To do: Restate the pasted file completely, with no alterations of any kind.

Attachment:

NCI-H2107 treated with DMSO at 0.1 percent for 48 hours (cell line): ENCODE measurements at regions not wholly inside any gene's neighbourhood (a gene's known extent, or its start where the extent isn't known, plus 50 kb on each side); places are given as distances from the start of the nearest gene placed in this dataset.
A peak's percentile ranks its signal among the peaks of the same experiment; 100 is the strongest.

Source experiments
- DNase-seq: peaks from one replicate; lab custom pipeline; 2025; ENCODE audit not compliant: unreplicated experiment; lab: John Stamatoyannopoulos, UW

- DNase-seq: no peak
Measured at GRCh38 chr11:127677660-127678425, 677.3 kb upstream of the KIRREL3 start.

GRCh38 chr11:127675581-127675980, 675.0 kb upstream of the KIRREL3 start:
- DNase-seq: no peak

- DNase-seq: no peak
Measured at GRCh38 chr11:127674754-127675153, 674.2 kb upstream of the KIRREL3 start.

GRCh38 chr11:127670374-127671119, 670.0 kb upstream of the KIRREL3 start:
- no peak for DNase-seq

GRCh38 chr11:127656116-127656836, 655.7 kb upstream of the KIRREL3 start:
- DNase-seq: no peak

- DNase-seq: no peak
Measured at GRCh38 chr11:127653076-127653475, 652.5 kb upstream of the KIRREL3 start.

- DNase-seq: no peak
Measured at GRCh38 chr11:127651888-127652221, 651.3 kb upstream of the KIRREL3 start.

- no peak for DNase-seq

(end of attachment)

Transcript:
NCI-H2107 treated with DMSO at 0.1 percent for 48 hours (cell line): ENCODE measurements at regions not wholly inside any gene's neighbourhood (a gene's known extent, or its start where the extent isn't known, plus 50 kb on each side); places are given as distances from the start of the nearest gene placed in this dataset.
A peak's percentile ranks its signal among the peaks of the same experiment; 100 is the strongest.

Source experiments
- DNase-seq: peaks from one replicate; lab custom pipeline; 2025; ENCODE audit not compliant: unreplicated experiment; lab: John Stamatoyannopoulos, UW

- DNase-seq: no peak
Measured at GRCh38 chr11:127677660-127678425, 677.3 kb upstream of the KIRREL3 start.

GRCh38 chr11:127675581-127675980, 675.0 kb upstream of the KIRREL3 start:
- DNase-seq: no peak

- DNase-seq: no peak
Measured at GRCh38 chr11:127674754-127675153, 674.2 kb upstream of the KIRREL3 start.

GRCh38 chr11:127670374-127671119, 670.0 kb upstream of the KIRREL3 start:
- no peak for DNase-seq

GRCh38 chr11:127656116-127656836, 655.7 kb upstream of the KIRREL3 start:
- DNase-seq: no peak

- DNase-seq: no peak
Measured at GRCh38 chr11:127653076-127653475, 652.5 kb upstream of the KIRREL3 start.

- DNase-seq: no peak
Measured at GRCh38 chr11:127651888-127652221, 651.3 kb upstream of the KIRREL3 start.

- no peak for DNase-seq